The value of mapping tools to Farmers
In my work as the Vermont Field Agent for Land For Good, I work with both farmers looking for land and non-farming property owners who are looking to make their land available for agriculture. One of the first things that I often ask about are the types of soils on the properties that are under discussion. In many cases, the first response I get is, “We have sent soils out to be tested.” But, soil tests answer a different question than what I am asking. While soil tests will tell you about soil fertility and organic matter, they do not identify the soil types, known “soil series”, which is how the USDA categorizes different soils. The soil types, such as “Hadley Silt Loam” or “Vergennes Clay” or “Cabot Stoney Loam” or “Windsor Loamy Fine Sand” are based on characteristics influenced by the formation of the soil over geologic time. The characteristics of a given soil type will influence aspects such as tillage, drainage, native fertility, and yield potential.
The Vermont Natural Resource Atlas
A relatively new tool is available in Vermont, the Vermont Natural Resources Atlas, which can be used to map soils as well as other features of use to farmers such as property boundaries, acreage and flooding hazards and much more!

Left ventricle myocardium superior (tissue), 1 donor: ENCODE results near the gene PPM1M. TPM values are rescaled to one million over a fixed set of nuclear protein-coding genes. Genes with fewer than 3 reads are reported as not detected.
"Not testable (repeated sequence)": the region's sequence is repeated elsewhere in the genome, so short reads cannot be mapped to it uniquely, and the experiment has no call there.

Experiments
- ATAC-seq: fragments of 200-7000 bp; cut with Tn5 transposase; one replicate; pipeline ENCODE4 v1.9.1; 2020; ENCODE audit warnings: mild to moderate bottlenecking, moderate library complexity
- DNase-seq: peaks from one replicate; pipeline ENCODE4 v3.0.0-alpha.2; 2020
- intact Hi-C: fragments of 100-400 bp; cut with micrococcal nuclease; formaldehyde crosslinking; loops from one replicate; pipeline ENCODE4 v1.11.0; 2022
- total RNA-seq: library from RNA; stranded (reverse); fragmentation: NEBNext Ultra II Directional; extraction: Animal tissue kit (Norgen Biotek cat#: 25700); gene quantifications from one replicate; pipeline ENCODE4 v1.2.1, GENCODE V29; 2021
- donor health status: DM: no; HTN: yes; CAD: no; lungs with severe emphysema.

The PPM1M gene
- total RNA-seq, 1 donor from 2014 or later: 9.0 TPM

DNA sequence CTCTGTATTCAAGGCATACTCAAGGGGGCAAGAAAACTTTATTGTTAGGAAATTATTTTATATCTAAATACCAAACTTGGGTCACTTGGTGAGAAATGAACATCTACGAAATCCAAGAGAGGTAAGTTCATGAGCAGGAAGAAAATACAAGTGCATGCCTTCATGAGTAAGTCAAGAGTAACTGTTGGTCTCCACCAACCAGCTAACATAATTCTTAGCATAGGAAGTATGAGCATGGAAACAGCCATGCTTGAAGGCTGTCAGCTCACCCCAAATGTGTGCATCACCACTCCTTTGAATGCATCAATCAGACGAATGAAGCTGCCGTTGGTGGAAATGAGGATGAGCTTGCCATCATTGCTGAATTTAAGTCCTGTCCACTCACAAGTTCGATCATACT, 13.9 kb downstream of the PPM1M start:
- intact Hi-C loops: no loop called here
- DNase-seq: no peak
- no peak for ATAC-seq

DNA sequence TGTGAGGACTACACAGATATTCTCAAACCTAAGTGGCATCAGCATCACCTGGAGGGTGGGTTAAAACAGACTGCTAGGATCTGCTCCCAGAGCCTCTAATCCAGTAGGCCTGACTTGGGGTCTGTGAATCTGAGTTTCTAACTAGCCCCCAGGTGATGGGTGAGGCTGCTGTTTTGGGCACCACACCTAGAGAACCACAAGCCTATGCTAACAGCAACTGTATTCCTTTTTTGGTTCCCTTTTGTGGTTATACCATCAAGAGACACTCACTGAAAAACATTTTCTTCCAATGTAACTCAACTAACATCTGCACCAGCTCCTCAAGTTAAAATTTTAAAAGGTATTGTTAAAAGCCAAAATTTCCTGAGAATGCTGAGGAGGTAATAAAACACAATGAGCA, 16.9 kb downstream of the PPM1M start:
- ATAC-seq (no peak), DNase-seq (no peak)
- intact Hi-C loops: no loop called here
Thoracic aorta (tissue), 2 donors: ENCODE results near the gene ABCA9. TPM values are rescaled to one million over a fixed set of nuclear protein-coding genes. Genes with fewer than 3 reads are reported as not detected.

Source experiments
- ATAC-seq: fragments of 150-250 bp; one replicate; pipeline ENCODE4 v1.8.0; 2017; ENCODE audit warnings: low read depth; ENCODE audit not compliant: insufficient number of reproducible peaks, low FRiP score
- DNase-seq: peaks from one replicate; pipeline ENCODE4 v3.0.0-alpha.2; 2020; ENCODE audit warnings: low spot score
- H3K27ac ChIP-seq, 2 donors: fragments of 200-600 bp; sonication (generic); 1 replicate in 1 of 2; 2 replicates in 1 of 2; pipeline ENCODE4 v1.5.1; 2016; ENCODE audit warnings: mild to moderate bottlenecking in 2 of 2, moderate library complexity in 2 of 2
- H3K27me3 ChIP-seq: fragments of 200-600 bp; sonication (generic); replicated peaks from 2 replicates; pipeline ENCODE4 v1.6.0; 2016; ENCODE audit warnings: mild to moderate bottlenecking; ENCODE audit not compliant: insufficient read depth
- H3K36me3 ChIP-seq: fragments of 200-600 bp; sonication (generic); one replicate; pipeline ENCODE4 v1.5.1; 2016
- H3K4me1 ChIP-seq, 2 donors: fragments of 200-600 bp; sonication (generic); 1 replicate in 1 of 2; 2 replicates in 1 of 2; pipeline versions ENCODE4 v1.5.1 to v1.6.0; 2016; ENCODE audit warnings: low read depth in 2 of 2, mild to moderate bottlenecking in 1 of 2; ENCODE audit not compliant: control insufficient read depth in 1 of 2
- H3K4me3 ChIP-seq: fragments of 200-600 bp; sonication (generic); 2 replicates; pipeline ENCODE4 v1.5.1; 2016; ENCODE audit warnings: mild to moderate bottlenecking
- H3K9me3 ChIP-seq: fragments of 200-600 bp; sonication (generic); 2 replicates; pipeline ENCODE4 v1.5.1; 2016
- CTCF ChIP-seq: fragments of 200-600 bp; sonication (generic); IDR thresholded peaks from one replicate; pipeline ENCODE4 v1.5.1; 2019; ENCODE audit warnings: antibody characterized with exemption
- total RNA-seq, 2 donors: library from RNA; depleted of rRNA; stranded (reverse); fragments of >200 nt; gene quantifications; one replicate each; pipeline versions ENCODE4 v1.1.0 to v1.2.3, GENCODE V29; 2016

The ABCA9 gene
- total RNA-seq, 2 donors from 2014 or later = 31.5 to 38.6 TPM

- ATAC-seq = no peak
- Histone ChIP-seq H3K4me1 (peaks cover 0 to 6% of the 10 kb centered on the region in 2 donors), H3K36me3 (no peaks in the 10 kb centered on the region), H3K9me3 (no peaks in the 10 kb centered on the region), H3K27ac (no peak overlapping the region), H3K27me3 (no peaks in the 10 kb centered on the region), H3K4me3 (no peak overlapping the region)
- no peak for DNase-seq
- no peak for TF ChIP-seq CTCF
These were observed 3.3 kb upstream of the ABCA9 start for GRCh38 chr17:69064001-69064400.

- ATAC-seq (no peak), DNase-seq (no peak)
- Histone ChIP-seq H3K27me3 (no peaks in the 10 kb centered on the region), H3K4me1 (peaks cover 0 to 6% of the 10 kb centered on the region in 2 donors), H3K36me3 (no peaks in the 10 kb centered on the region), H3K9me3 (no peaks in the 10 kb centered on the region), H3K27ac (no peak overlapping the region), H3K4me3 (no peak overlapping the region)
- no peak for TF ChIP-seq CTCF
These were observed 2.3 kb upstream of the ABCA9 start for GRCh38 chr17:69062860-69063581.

Below is a soil map of farmland along the Connecticut River in Westminster, VT that was generated using the Atlas. Information on individual soil types, known as “Soil Fact Sheets,” can also be retrieved from this site as is illustrated here.
In the next map below, the Atlas is showing wetlands and flood hazard potential. Indeed, this farmland and section of US Route 5 did flood after Tropical Storm Irene in 2011, causing the farmers to lose tens of thousands of dollars of crops. But, fortunately, the house and barn did not, despite being mapped in the hazard zone. The farmers continue to farm this land because it is highly productive, but are keenly aware that flooding is likely to occur again.
The next map demonstrates how the Atlas tool can be used to generate a map of field acreage.
Spend some time exploring this highly useful resource and you will likely find other features of interest on your property to map. Having information on soils, flooding, and acreage will help you to better understand the agricultural potential of any farmland that you are considering, as well as alert you to hazards. Having maps of the land that you are farming, or that you are considering leasing or buying, will help service providers, like myself, in the evaluation of the property and assessing whether it’s a good fit for your needs.
A full tutorial, with detailed screen shots and farmer specific instructions for using the Atlas can be downloaded below:
For more assistance on mapping your property or for assistance with farmland access, purchase, and leasing issues, I can be contacted at firstname.lastname@example.org